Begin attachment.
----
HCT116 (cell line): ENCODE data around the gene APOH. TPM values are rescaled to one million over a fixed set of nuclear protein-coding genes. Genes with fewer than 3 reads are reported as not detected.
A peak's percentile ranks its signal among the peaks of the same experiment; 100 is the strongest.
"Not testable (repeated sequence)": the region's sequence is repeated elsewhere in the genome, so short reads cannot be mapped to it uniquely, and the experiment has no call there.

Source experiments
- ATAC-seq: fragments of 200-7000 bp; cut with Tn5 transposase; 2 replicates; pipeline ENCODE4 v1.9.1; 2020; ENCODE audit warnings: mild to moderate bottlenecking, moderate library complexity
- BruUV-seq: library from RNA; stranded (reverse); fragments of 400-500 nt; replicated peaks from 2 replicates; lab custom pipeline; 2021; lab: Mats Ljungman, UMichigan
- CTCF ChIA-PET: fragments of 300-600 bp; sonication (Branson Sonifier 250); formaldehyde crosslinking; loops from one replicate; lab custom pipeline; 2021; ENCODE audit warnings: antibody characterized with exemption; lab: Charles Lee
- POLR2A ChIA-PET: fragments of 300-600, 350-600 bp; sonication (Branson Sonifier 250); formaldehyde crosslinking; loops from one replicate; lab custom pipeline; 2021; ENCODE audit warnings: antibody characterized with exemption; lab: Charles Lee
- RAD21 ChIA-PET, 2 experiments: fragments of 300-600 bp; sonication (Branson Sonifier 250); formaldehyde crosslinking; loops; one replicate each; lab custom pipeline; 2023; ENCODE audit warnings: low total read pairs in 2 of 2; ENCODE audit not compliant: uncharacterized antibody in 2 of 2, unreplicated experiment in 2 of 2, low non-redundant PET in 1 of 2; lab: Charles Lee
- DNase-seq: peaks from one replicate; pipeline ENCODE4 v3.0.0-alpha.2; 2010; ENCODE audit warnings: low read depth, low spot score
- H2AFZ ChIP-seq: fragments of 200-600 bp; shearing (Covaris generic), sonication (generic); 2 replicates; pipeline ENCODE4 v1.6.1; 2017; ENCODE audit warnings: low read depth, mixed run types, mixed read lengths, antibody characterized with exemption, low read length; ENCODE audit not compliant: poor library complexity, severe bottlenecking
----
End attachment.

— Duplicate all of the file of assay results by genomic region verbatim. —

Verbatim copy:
HCT116 (cell line): ENCODE data around the gene APOH. TPM values are rescaled to one million over a fixed set of nuclear protein-coding genes. Genes with fewer than 3 reads are reported as not detected.
A peak's percentile ranks its signal among the peaks of the same experiment; 100 is the strongest.
"Not testable (repeated sequence)": the region's sequence is repeated elsewhere in the genome, so short reads cannot be mapped to it uniquely, and the experiment has no call there.

Source experiments
- ATAC-seq: fragments of 200-7000 bp; cut with Tn5 transposase; 2 replicates; pipeline ENCODE4 v1.9.1; 2020; ENCODE audit warnings: mild to moderate bottlenecking, moderate library complexity
- BruUV-seq: library from RNA; stranded (reverse); fragments of 400-500 nt; replicated peaks from 2 replicates; lab custom pipeline; 2021; lab: Mats Ljungman, UMichigan
- CTCF ChIA-PET: fragments of 300-600 bp; sonication (Branson Sonifier 250); formaldehyde crosslinking; loops from one replicate; lab custom pipeline; 2021; ENCODE audit warnings: antibody characterized with exemption; lab: Charles Lee
- POLR2A ChIA-PET: fragments of 300-600, 350-600 bp; sonication (Branson Sonifier 250); formaldehyde crosslinking; loops from one replicate; lab custom pipeline; 2021; ENCODE audit warnings: antibody characterized with exemption; lab: Charles Lee
- RAD21 ChIA-PET, 2 experiments: fragments of 300-600 bp; sonication (Branson Sonifier 250); formaldehyde crosslinking; loops; one replicate each; lab custom pipeline; 2023; ENCODE audit warnings: low total read pairs in 2 of 2; ENCODE audit not compliant: uncharacterized antibody in 2 of 2, unreplicated experiment in 2 of 2, low non-redundant PET in 1 of 2; lab: Charles Lee
- DNase-seq: peaks from one replicate; pipeline ENCODE4 v3.0.0-alpha.2; 2010; ENCODE audit warnings: low read depth, low spot score
- H2AFZ ChIP-seq: fragments of 200-600 bp; shearing (Covaris generic), sonication (generic); 2 replicates; pipeline ENCODE4 v1.6.1; 2017; ENCODE audit warnings: low read depth, mixed run types, mixed read lengths, antibody characterized with exemption, low read length; ENCODE audit not compliant: poor library complexity, severe bottlenecking